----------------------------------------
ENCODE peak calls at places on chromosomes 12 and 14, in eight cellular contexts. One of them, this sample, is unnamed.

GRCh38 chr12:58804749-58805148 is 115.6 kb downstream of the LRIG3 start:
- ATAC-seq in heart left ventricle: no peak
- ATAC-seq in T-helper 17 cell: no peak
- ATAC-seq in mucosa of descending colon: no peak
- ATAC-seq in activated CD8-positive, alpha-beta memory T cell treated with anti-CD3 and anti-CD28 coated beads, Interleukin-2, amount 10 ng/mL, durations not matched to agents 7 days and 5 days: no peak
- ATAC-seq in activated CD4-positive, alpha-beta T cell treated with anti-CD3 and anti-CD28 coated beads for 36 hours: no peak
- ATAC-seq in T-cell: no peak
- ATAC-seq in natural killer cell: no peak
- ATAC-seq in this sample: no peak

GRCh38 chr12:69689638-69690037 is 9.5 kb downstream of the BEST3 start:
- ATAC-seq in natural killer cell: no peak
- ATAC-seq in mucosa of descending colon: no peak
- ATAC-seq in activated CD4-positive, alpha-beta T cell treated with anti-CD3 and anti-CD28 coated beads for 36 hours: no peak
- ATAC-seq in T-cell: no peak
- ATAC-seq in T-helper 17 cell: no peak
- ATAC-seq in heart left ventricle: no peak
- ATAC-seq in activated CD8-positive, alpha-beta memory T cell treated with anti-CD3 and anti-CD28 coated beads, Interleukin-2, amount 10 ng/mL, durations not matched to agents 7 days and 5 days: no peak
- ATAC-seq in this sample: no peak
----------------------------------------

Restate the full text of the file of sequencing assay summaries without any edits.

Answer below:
ENCODE peak calls at places on chromosomes 12 and 14, in eight cellular contexts. One of them, this sample, is unnamed.

GRCh38 chr12:58804749-58805148 is 115.6 kb downstream of the LRIG3 start:
- ATAC-seq in heart left ventricle: no peak
- ATAC-seq in T-helper 17 cell: no peak
- ATAC-seq in mucosa of descending colon: no peak
- ATAC-seq in activated CD8-positive, alpha-beta memory T cell treated with anti-CD3 and anti-CD28 coated beads, Interleukin-2, amount 10 ng/mL, durations not matched to agents 7 days and 5 days: no peak
- ATAC-seq in activated CD4-positive, alpha-beta T cell treated with anti-CD3 and anti-CD28 coated beads for 36 hours: no peak
- ATAC-seq in T-cell: no peak
- ATAC-seq in natural killer cell: no peak
- ATAC-seq in this sample: no peak

GRCh38 chr12:69689638-69690037 is 9.5 kb downstream of the BEST3 start:
- ATAC-seq in natural killer cell: no peak
- ATAC-seq in mucosa of descending colon: no peak
- ATAC-seq in activated CD4-positive, alpha-beta T cell treated with anti-CD3 and anti-CD28 coated beads for 36 hours: no peak
- ATAC-seq in T-cell: no peak
- ATAC-seq in T-helper 17 cell: no peak
- ATAC-seq in heart left ventricle: no peak
- ATAC-seq in activated CD8-positive, alpha-beta memory T cell treated with anti-CD3 and anti-CD28 coated beads, Interleukin-2, amount 10 ng/mL, durations not matched to agents 7 days and 5 days: no peak
- ATAC-seq in this sample: no peak